Thank you for sharing such a valuable material on quality assurance for qualitative study. I must confess that I am just begining to appreciate the value of qualitative approaches to global health research, myself being a fundamental positivist biomedical scientist. Without delving into what I think might lead to more than I can chew for now, I wish to know from your example the difference between this comprehensive quality assurance guidelines and the research study protocol itself.

    Secondly, you have rightly pointed to different techniques such as reflexivity, triangulation etc used for assessing the rigor in the methodology of qualitative studies because this will help address positivist criticisms of transferability, credibility, generalisability etc. A reference to the article by Wisdom et al.,(2012) provides recommendations on methodologicalreporting in qualitative studies. If these techniques are used during and after the qualitative study, of what additional benefit is the quality assurance document? Will this not add to the complexity that I think is already inherent in this type of design?

    I am fortunate that our team (Cameroon) was part of the LMIC countries where the study you mentioned took place, but was later redeployed to other pressing research assignments that required my specific expertise.

    I will therefore be glad to get some clarifications in these matters.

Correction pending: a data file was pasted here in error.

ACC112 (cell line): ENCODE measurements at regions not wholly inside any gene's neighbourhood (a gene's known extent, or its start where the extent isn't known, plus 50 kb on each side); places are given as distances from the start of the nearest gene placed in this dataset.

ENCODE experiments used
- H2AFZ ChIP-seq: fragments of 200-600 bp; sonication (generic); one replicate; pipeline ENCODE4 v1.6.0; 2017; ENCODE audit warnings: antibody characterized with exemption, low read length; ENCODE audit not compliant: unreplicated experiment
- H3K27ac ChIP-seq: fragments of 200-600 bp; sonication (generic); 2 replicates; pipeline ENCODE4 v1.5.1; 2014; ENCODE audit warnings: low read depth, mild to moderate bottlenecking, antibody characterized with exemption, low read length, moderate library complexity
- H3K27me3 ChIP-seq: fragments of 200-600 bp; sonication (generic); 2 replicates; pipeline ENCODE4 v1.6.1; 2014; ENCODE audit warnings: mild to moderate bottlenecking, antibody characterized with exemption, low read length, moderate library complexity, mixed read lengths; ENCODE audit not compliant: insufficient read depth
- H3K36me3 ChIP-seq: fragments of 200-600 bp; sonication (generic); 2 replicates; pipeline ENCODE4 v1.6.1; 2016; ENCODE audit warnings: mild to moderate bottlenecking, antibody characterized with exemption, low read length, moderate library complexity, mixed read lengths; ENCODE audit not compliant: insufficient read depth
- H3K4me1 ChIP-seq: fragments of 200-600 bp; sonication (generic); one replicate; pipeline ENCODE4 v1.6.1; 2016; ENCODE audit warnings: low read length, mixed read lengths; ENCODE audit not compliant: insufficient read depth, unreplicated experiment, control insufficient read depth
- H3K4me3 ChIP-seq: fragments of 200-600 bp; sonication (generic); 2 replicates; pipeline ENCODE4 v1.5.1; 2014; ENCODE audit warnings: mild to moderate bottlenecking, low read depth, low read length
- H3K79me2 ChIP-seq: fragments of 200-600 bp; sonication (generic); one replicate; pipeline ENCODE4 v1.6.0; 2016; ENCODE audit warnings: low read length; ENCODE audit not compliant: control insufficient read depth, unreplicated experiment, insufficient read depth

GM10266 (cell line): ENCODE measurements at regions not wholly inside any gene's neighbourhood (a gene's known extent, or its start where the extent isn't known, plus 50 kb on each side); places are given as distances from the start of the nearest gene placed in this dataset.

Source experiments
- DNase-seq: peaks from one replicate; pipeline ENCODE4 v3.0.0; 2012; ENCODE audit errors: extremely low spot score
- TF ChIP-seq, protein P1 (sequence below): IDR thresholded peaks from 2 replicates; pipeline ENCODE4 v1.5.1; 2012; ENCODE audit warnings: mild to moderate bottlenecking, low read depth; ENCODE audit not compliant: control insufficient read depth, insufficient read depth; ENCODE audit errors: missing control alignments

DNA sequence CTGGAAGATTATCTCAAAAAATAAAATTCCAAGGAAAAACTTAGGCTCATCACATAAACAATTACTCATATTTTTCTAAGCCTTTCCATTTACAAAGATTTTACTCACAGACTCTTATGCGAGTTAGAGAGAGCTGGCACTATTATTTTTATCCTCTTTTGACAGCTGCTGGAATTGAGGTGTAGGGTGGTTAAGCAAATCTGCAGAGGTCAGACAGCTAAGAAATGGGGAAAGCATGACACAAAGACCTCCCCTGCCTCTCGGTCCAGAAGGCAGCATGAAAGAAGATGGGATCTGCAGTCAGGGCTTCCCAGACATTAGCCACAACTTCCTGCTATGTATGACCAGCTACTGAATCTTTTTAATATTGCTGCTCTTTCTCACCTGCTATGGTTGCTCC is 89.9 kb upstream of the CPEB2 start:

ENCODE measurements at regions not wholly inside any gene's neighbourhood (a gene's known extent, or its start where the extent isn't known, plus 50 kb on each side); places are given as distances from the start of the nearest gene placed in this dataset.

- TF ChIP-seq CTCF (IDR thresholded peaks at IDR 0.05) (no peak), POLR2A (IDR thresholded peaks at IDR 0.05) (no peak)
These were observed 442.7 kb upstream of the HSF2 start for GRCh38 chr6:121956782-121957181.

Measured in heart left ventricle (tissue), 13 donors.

Kind regards

  • dralinn ALI Innocent June 17, 2013

    Sorry, lin for article by Wisdom et al can be found here http://www.ncbi.nlm.nih.gov/pubmed/22092040

  • jo01reynolds jo01reynolds July 17, 2013

    Dear Innocent,
    Thanks very much for your comment. We see the quality assurance guidance (of which, the guidance on conducting a quality appraisal and strengthening exercise we see as being only one part) as being a resource in addition to the research protocol. The research protocol is a very valuable resource, but from our experience, 'quality assurance' tends to be addressed in only a brief paragraph or two within a protocol, which obviously needs to cover many other topics. This would particularly be the case where qualitative research activities are embedded within the protocol for the wider trial as a whole.